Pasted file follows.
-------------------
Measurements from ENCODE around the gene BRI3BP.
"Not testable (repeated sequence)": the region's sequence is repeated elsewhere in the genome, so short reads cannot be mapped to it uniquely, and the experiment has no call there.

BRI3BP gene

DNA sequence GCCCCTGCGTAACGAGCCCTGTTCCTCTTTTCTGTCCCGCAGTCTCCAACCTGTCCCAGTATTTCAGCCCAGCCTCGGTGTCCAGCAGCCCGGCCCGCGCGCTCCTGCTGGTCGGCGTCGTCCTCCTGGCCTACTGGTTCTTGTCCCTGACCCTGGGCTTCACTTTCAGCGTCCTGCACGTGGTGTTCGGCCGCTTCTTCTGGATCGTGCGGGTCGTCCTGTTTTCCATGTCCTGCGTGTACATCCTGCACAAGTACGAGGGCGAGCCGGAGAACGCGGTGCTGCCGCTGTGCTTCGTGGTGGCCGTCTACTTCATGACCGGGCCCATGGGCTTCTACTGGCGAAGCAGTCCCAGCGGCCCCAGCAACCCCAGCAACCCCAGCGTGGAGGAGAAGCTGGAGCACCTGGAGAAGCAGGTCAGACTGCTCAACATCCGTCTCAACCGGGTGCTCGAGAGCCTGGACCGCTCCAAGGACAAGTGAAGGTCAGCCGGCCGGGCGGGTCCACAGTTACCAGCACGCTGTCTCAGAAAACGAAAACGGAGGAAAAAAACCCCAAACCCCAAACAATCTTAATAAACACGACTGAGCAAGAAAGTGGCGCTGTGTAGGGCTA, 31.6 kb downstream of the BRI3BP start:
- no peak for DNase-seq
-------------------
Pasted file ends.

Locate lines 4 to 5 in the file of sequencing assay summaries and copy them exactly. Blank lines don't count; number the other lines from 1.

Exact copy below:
DNA sequence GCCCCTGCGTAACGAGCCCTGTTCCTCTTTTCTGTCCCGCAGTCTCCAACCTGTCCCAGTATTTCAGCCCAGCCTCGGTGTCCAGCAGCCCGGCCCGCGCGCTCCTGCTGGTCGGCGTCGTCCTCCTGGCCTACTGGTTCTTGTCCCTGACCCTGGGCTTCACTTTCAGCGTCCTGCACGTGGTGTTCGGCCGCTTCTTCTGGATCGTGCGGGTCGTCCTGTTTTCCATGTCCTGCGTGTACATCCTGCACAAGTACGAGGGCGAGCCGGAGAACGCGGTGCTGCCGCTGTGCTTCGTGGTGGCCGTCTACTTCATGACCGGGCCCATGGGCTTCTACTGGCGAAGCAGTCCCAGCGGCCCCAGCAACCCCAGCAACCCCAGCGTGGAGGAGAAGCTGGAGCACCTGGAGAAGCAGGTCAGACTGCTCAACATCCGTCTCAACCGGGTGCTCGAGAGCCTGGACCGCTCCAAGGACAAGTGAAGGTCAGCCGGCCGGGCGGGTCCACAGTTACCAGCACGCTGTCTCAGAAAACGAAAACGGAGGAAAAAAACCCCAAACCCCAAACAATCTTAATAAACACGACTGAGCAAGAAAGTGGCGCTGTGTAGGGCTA, 31.6 kb downstream of the BRI3BP start:
- no peak for DNase-seq